Wednesday, November 30, 2011

Poser, art models and design

Poser is a program for rendering ... doesn't tell you much, does it.

Poser was originally conceptualized as a computer version of those little wooden men used for models in doing art (so that you can pose the little figure and keep all the proportions and perspectives properly focused, without needing a live model).  Somewhere in the process it gained the ability to render 3D models, animation and approximate real art rather well.  Much to my surprise it is up to version 9.  Runs about $99.00 on Amazon, which is pretty impressive for powerful graphics software.

Poser 9 by Smith Micro Software Inc. (Software - Sep 20, 2011) - Mac OS X 10.5 Leopard, Mac OS X 10.6 Snow Leopard, Windows 7 / Vista
Buy new$199.99 $99.99 // or from non-Amazon, 27 new from $79.93. 

The models, or software packages you import into the software (so you don't have to write it all yourself) are very powerful.  For example, from Sixus1 (a studio I like, run by people I've liked well in the past):

Ratz - Male
Ratz - Male Ratz - Male Ratz - Male
Product Code: Poser 6 & up
Reward Points: 0
Availability: In Stock
Price: $19.98 $8.98
Qty:  Add to Cart
   - OR -   
Package Includes:
Ratz figure w/ morphs, textures &
9 Poses for Ratz and props
Conforming Armor/Harness (Harness, Plates, Spikes and Leather)
3 Weapons Props - Club, Axe and Hand Blades
Advanced Material settings for Poser 7.2 & up
DS3 default MAT poses

Everything you see in the advertisement the software will do for you, allowing you to create all of those images in those poses, and many others, with a number of 3D and 2D backgrounds.

There are literally thousands of models and props available for purchase or for free.

$13.98 $8.49
Warrior Lich
$13.98 $8.98
Ratz - Male
$19.98 $8.98

Anyway, this is an explanation of what Poser is, so that when you hear about it it will make sense to you.

The illustrations at are all pretty much done with Poser.  If I were a real artist, they would look much, much better.  But until you have an art budget (which you should get if you are intending to sell things), when you are in the proof of concept state, or just for friends, Poser is well worth understanding.

Sunday, November 6, 2011

Podcasts and such on writing // Mistworld

Writing is very useful for game and game design and especially scenario design.
One difference is that with a scenario you can sometimes get away with more exposition.

You would think a world where the souls of the damned sink into the ground to mingle with undead and demons in a radioactive hell wherever light does not reach would not have the description "pastoral" -- but you would have missed just how far the light reaches.

Not how I plan to introduce Mistworld if I do a D&D reboot, (introduction and link to the proof of concept pdf here:  -- given that I've actually got D&D adaptations that have been done of parts of it, I've been giving that some thought -- but it is the sort of thing that is possible.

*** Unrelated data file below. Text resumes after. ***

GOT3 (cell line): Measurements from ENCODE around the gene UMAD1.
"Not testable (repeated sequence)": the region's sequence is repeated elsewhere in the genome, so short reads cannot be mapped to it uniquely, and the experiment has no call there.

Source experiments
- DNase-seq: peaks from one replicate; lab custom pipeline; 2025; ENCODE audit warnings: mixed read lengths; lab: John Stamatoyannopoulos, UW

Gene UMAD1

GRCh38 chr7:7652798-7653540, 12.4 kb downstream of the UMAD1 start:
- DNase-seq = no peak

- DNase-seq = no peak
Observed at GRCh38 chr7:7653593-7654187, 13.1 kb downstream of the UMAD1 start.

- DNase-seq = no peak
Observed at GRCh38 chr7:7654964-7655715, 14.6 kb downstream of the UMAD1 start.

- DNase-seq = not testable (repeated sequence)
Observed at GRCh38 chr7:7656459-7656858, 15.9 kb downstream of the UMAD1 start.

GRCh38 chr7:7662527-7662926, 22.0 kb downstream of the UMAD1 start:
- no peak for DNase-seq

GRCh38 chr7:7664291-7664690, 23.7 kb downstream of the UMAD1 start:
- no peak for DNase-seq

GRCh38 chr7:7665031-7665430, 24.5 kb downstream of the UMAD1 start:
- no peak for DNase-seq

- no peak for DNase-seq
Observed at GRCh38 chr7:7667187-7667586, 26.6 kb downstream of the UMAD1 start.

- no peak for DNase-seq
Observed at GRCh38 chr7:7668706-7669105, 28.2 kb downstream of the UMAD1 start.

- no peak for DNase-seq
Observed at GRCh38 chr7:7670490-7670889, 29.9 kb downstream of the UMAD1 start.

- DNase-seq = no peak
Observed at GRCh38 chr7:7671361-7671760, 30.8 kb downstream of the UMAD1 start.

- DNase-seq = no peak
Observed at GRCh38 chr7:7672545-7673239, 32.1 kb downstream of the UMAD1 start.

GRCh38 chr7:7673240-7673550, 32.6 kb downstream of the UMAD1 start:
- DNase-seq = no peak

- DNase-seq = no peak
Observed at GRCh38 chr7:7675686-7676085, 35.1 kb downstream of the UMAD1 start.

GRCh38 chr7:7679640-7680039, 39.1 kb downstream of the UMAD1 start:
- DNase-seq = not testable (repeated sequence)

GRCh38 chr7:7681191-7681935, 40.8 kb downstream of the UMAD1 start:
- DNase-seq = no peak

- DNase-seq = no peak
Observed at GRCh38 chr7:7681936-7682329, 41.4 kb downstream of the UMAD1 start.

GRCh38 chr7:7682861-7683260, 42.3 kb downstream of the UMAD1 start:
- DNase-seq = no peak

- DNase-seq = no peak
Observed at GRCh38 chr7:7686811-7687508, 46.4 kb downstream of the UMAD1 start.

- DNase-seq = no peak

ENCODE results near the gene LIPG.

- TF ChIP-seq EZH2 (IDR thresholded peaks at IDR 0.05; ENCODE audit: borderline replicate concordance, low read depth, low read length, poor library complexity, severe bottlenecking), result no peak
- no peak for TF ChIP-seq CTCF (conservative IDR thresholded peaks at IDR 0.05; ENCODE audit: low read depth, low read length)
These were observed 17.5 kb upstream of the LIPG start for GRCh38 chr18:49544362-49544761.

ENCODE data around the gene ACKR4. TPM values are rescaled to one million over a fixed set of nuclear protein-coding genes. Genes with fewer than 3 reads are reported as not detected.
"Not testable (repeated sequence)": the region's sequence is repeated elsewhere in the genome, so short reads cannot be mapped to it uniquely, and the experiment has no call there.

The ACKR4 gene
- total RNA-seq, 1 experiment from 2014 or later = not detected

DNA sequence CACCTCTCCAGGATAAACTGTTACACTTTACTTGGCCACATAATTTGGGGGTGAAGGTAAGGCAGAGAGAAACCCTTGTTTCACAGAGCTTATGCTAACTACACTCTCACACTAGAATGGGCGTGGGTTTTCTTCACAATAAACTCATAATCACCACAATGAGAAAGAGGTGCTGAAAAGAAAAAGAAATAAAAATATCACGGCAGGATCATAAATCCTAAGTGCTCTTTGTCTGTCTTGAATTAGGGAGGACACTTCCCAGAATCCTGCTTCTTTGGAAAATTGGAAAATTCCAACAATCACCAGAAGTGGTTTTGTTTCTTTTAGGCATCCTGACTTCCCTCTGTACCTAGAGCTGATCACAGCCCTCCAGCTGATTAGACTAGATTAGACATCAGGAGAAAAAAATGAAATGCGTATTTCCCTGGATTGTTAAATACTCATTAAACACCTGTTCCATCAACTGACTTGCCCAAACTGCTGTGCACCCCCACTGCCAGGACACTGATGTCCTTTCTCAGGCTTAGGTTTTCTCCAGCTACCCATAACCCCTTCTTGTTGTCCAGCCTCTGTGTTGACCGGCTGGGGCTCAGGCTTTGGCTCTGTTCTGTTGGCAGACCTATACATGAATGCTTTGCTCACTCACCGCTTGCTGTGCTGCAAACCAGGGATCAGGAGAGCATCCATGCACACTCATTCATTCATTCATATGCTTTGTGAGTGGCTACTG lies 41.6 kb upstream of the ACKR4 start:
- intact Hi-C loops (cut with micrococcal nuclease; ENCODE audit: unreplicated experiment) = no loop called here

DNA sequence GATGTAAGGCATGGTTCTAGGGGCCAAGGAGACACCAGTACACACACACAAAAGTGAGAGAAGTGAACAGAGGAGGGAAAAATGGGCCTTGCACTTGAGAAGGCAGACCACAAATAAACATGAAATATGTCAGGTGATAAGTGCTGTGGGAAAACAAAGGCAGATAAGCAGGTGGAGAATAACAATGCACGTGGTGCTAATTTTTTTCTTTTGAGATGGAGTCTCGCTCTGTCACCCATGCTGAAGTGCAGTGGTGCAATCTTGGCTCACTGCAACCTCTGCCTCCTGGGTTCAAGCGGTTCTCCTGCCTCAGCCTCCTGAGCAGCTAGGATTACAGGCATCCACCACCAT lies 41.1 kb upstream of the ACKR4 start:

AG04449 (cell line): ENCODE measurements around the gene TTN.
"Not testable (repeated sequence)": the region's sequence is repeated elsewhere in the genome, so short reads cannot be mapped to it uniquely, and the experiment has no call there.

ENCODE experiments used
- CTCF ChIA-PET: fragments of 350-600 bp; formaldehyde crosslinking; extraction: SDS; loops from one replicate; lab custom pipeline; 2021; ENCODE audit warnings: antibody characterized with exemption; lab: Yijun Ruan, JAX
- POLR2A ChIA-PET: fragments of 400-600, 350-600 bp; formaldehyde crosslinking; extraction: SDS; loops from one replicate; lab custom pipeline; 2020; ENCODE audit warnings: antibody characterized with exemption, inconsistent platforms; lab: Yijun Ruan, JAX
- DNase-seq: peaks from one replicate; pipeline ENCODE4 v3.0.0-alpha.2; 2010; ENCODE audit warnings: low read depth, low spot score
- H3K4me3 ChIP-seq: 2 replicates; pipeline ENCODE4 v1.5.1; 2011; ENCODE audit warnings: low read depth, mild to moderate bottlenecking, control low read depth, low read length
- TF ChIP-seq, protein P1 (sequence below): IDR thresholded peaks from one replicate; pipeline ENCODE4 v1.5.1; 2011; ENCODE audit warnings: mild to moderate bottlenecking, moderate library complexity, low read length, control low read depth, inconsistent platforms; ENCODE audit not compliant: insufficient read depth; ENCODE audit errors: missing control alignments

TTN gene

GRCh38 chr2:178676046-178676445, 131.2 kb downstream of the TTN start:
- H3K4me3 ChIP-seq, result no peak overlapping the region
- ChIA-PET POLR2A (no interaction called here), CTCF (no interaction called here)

Many areas of Mistworld have this for a pattern:

  1. steadings -- one to four families.
  2. holdts -- overgrown steading with servants and attendant families.
  3. vills/shrines --  a place at the center of several steadings or holdts with a shrine and an attendant of some sort.  No one else lives permanently at a vill, if it is just a shrine, no permanent attendant is there either.
  4. villages -- a shrine with people living there
  5. towns -- has tradesmen, two or more shrines, more people, may be walled, may have a patron.
  6. cities -- has a permanent market and temples.
I've been thinking of doing something on the lines of the Regular Folks campaign to go with the reboot.

The characters would start as 0 level characters living at steadings.  A message would come from the shrine with a quest of sorts, an assignment, to hunt for verdigris foxes.  There probably aren't any, but they are a harbinger. d3+2 hit points, do d3-1/+1 when they bite (the physical damage is d3-1 so from 0-2, +1 magical damage from decay).  unarmored, +1 from size and high dexterity.  Their moral breaks easily.

Turns out that there are some (2d2 worth).  The report that there really are some is not good news, it means that the beneath is drawing closer in this location

The characters are sent to the nearest town to take the news, and seek back-up, after they are sent to warn those in the steadings.

While they are at the town, refugees arrive, with news of a disaster.  At this point they can choose to be initiated and begin to adventure.
  • The seven deadly sins: Pride; Envy; Gluttony; Lust; Anger; Greed; Sloth.  Each has a species of undead tied to it.
  • One can gain access to matrix magic by being initiated to one of the pathways of the seven saints.  In return, the initiate has a duty, a compulsion, to travel and strive against evil for a season.  Many people choose this "easy" path to magical enlightenment, wear the colored magical shirt of their patron saint, and travel for somewhere between eighteen months and two years. 
  • The seven virtues (one to each of the seven hero saints that go with the seven moons): Chastity (purity); Moderation (self-restraint); Generosity (vigilance); Zeal (enthusiasm); Meekness (composure); Charity; Humility (humbleness).  
I had roughed this out, with a number of encounters, creatures, etc., before, but I lost my copy of the rough, which was done for BRP.  I'm now thinking of redoing it for OD&D/D&D.  I'm just not sure it is worth the effort.

But it did give me a different introduction to the setting.

Thursday, November 3, 2011

Story fragment ... tangled

It is dark, cold and I'm alone
tangled, I can't think
They've taken my medication, I can't remember who I am or how old I am
tangled, like knotted yarn
The blue monkeys are making me knit and it keeps sucking my mind away

A story about a place where knitting is magical, and not necessarily in a good way.